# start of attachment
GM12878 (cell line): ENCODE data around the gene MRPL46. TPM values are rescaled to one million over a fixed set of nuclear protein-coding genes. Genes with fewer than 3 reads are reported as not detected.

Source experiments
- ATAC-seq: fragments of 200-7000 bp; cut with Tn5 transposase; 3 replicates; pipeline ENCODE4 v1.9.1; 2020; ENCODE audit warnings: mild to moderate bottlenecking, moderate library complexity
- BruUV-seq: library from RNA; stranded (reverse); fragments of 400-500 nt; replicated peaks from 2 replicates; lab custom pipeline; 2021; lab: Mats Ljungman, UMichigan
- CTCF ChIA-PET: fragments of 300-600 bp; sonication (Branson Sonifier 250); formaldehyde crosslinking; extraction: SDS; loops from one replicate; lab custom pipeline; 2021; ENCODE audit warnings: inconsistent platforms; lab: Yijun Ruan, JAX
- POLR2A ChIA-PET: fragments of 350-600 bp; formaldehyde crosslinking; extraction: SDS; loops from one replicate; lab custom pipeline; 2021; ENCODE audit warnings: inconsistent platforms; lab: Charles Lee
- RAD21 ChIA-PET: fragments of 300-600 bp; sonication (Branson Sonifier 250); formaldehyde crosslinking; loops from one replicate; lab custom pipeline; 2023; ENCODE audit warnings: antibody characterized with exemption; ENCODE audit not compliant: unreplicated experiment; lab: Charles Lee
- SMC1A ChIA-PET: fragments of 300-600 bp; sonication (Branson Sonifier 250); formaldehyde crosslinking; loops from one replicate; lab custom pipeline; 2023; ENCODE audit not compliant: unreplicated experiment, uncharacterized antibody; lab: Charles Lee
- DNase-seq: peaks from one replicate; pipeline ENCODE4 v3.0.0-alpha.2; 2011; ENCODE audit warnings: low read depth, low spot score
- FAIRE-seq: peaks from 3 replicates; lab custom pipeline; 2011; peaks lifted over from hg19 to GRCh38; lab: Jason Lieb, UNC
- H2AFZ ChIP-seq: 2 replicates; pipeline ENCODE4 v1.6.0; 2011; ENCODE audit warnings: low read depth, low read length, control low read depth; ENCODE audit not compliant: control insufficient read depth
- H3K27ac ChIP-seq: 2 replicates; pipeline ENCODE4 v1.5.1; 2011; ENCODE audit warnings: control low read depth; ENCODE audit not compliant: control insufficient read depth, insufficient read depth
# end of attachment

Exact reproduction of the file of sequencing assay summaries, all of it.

GM12878 (cell line): ENCODE data around the gene MRPL46. TPM values are rescaled to one million over a fixed set of nuclear protein-coding genes. Genes with fewer than 3 reads are reported as not detected.

Source experiments
- ATAC-seq: fragments of 200-7000 bp; cut with Tn5 transposase; 3 replicates; pipeline ENCODE4 v1.9.1; 2020; ENCODE audit warnings: mild to moderate bottlenecking, moderate library complexity
- BruUV-seq: library from RNA; stranded (reverse); fragments of 400-500 nt; replicated peaks from 2 replicates; lab custom pipeline; 2021; lab: Mats Ljungman, UMichigan
- CTCF ChIA-PET: fragments of 300-600 bp; sonication (Branson Sonifier 250); formaldehyde crosslinking; extraction: SDS; loops from one replicate; lab custom pipeline; 2021; ENCODE audit warnings: inconsistent platforms; lab: Yijun Ruan, JAX
- POLR2A ChIA-PET: fragments of 350-600 bp; formaldehyde crosslinking; extraction: SDS; loops from one replicate; lab custom pipeline; 2021; ENCODE audit warnings: inconsistent platforms; lab: Charles Lee
- RAD21 ChIA-PET: fragments of 300-600 bp; sonication (Branson Sonifier 250); formaldehyde crosslinking; loops from one replicate; lab custom pipeline; 2023; ENCODE audit warnings: antibody characterized with exemption; ENCODE audit not compliant: unreplicated experiment; lab: Charles Lee
- SMC1A ChIA-PET: fragments of 300-600 bp; sonication (Branson Sonifier 250); formaldehyde crosslinking; loops from one replicate; lab custom pipeline; 2023; ENCODE audit not compliant: unreplicated experiment, uncharacterized antibody; lab: Charles Lee
- DNase-seq: peaks from one replicate; pipeline ENCODE4 v3.0.0-alpha.2; 2011; ENCODE audit warnings: low read depth, low spot score
- FAIRE-seq: peaks from 3 replicates; lab custom pipeline; 2011; peaks lifted over from hg19 to GRCh38; lab: Jason Lieb, UNC
- H2AFZ ChIP-seq: 2 replicates; pipeline ENCODE4 v1.6.0; 2011; ENCODE audit warnings: low read depth, low read length, control low read depth; ENCODE audit not compliant: control insufficient read depth
- H3K27ac ChIP-seq: 2 replicates; pipeline ENCODE4 v1.5.1; 2011; ENCODE audit warnings: control low read depth; ENCODE audit not compliant: control insufficient read depth, insufficient read depth